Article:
VOL. 127 | NO. 134 | Wednesday, July 11, 2012
ASD Makes Debut at Three Frayser Schools
By Bill Dries
Summer school for teachers is under way this week at three Frayser schools that are critical to the state’s Achievement School District
Teachers selected by the state to teach at Corning and Frayser elementary schools as well as Westside Middle School report Wednesday, July 11, for the coming school year and the new methods they will be using under state control.
The leadership teams in each school, including principals and teachers who will also have some school leadership roles, began setting up shop Monday in advance of the Aug. 6 start of the school year.
Teachers and other leaders at the three Frayser schools all had to reapply for their jobs in the ASD. And there are a lot of new adult faces at all three schools either because some teachers chose to go elsewhere or leaders of the state-run district decided not to use them.
ASD spokesman Jeremy Jones describes it as a “very rigorous” process “that includes multiple interviews and sample teaching lessons.”
“This allows a number of people to meet and assess candidates at each level,” he said. “We feel like we really know someone before we hire them.”
The first week in July, leaders of the three schools were out in the 100-degree heat knocking on doors in the areas around the schools, introducing themselves to parents.
They canvassed seven apartment complexes in four days taking the Fourth of July off.
And the effort will continue for the three weeks until the start of classes.
The district is organizing a block party July 21 at Frayser Elementary as part of the effort to encourage enrollment in that and the two other ASD schools in Frayser.
“This is something that has never taken place in Tennessee,” Bobby White, the former principal of Westside Middle School who is now part of the ASD’s leadership, told those at the Frayser Exchange Club in May. “We are in on the ground floor. … This is a real watershed moment.”
He and the others are explaining that Westside Middle will have a sixth grade next school year to go with its seventh and eighth grades. That means students at Corning and Frayser elementary will be feeding into Westside a year earlier and Westside will have them a year longer before they move into Frayser High School.
Parents can opt out of the ASD and have their children assigned to conventional Memphis City Schools. ASD leaders are approaching that as a challenge.
“They can expect to know our teachers and principals very well,” Jones said. “We are communicating constantly by phone banks and direct mailings so that they know us.”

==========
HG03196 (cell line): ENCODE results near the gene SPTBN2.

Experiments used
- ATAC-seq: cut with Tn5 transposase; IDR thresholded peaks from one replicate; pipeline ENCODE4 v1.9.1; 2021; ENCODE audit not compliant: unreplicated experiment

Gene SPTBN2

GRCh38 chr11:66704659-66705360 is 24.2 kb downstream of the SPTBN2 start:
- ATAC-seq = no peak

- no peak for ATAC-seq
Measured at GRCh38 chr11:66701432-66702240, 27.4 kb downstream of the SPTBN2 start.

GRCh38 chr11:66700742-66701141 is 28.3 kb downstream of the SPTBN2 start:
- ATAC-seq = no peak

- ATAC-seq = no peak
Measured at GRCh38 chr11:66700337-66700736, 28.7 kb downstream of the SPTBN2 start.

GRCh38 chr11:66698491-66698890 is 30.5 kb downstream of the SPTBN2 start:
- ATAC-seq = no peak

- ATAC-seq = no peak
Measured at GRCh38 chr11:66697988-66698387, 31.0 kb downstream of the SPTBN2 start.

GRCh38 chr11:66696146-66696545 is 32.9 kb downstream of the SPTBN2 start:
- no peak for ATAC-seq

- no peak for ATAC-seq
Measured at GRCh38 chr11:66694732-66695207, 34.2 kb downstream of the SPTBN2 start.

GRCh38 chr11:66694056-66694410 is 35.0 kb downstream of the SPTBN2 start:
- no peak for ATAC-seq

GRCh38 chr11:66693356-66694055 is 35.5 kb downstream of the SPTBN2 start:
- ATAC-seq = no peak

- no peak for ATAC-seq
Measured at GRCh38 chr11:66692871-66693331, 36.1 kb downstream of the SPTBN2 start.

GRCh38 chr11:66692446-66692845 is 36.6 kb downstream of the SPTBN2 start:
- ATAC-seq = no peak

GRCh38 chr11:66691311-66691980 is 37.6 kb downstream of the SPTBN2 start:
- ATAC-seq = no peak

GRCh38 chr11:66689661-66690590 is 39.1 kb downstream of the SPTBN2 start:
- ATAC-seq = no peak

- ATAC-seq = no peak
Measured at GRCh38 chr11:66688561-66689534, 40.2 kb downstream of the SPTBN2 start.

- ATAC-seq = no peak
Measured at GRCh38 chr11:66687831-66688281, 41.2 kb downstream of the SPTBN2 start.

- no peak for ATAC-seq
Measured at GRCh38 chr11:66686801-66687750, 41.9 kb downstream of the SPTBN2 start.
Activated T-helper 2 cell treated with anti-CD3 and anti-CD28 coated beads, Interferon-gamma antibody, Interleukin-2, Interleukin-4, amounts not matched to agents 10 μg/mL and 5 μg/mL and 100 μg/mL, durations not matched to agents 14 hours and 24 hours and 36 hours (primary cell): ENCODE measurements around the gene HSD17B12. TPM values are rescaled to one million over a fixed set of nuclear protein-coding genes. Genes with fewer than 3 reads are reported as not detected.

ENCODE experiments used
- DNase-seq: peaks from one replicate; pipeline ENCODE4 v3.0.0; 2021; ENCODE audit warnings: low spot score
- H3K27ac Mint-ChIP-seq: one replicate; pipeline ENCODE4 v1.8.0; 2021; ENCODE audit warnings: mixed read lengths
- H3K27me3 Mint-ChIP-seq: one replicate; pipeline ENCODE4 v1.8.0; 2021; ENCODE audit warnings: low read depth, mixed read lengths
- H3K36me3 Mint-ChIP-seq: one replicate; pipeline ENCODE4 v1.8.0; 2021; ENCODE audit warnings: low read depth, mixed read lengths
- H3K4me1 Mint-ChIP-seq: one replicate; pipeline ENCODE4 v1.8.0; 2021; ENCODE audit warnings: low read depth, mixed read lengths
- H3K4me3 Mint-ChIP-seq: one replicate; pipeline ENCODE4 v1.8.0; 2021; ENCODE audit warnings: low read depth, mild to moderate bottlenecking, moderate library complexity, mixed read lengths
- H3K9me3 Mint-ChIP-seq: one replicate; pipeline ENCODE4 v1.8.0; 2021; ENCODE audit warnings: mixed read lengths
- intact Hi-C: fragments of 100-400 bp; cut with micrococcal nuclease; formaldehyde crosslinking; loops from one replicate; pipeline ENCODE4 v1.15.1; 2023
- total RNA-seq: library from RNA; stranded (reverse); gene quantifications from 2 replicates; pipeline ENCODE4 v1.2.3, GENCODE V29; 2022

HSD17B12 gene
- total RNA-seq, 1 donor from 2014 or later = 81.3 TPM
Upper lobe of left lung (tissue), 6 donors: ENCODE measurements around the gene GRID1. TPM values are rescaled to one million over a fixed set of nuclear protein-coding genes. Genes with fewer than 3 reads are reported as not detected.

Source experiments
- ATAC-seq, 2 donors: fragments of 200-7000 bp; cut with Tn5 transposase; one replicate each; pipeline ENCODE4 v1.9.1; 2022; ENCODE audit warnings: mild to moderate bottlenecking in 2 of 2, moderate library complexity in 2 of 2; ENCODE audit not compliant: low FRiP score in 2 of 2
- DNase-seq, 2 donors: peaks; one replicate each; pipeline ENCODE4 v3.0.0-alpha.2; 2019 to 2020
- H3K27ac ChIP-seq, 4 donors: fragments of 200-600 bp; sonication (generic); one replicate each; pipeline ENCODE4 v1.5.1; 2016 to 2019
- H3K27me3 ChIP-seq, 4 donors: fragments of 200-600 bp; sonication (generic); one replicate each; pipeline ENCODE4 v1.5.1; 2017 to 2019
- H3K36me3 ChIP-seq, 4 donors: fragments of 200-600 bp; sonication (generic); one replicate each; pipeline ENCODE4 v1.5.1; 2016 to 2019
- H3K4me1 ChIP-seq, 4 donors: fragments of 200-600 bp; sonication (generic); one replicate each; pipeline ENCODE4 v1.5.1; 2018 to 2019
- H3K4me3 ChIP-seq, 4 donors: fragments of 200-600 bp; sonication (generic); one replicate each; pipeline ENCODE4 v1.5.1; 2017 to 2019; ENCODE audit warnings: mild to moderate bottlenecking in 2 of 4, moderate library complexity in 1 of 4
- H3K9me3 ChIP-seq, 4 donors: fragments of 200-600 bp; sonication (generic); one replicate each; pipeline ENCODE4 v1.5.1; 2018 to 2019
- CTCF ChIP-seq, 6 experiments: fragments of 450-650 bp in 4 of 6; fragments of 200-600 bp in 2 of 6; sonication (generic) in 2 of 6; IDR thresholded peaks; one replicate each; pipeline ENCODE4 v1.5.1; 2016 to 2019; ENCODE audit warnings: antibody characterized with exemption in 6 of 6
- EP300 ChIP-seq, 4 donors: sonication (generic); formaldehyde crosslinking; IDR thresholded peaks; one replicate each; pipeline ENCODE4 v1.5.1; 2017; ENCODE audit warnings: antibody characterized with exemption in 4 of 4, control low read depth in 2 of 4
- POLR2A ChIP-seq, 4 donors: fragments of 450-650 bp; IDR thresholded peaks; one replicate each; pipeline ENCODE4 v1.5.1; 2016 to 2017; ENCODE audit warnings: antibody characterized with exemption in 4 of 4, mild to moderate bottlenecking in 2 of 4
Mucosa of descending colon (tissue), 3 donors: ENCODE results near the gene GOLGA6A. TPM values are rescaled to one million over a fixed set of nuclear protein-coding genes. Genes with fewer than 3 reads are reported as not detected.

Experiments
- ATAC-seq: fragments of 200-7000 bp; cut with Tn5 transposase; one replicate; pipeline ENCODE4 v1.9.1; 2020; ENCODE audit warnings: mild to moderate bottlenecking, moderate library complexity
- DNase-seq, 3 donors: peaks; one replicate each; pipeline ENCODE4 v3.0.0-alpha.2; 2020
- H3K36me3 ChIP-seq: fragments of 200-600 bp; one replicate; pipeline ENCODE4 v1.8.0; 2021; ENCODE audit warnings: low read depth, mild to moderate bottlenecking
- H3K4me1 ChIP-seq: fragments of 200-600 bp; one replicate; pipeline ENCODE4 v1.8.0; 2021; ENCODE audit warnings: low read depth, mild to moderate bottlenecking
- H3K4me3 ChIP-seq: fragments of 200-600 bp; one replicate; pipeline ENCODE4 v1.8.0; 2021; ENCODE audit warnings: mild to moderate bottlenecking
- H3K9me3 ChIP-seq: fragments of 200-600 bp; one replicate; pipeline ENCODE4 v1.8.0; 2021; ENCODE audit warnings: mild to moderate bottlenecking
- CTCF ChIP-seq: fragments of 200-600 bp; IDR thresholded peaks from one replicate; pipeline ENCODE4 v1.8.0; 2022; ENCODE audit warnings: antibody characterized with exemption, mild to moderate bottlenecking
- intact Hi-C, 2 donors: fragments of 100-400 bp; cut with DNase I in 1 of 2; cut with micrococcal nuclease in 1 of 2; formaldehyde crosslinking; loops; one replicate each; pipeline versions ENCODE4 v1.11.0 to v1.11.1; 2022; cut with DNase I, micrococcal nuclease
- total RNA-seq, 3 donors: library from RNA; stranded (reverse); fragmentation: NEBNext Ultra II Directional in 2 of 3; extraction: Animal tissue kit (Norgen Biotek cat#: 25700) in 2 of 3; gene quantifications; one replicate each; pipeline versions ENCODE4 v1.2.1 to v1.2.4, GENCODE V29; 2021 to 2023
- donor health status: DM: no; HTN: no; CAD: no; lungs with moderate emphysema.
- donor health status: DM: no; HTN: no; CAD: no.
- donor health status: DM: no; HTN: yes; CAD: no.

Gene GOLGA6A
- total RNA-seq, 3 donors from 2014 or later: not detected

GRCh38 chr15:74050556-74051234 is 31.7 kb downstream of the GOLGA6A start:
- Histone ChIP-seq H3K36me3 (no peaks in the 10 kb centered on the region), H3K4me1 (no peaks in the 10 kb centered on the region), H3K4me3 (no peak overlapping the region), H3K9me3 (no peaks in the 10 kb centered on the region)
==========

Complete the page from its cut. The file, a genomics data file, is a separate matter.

During the canvassing, ASD leaders have heard and rebutted lots of false rumors that the state closed the three schools.
“We know that there is a lot of speculation in the community. We are a completely unknown entity so we expect there to be some speculation,” Jones said. “We know it is on us to sell them this product.”
The opening year of the ASD, which includes a few other schools in other parts of the state that are also in the bottom 5 percent statewide in student achievement is a big change in which ASD superintendent Chris Barbic decided to aim the new concept at the Frayser community, specifically the feeder pattern into Frayser High School.
“If we scattered all over the state or all over the city, it becomes much more difficult to build those relationships,” Barbic said in April. “We want to get rooted in one place.”
Eight of the 10 schools in the Frayser High feeder pattern are in the bottom 5 percent statewide. The goal is for the schools to be in the top 25 percent in the state in terms of student achievement in five years.
Meanwhile, Memphis City Schools superintendent Dr. Kriner Cash has named Elaine Stewart Price as the new principal of Lester Elementary-Middle School and Robert Davis as the new principal of Gordon Elementary. Both schools are also part of the ASD.
The 2012-2013 school year will be a year in which the charter schools operating within Gordon and Lester also begin to be phased in. Gordon’s Science and Arts Academy, operated by Gestalt Community Schools, will exist alongside the elementary school for the Gordon attendance zone that will remain.
The academy will be open to students from schools rated in the bottom 5 percent of student achievement in the state no matter where they live. Lester becomes a charter school operated by Cornerstone Prep, a local nonprofit charter operator, with the charter school grades phased in over two school years.
The charter operators at Gordon and Lester are operating under a contract with the ASD and not Memphis City Schools.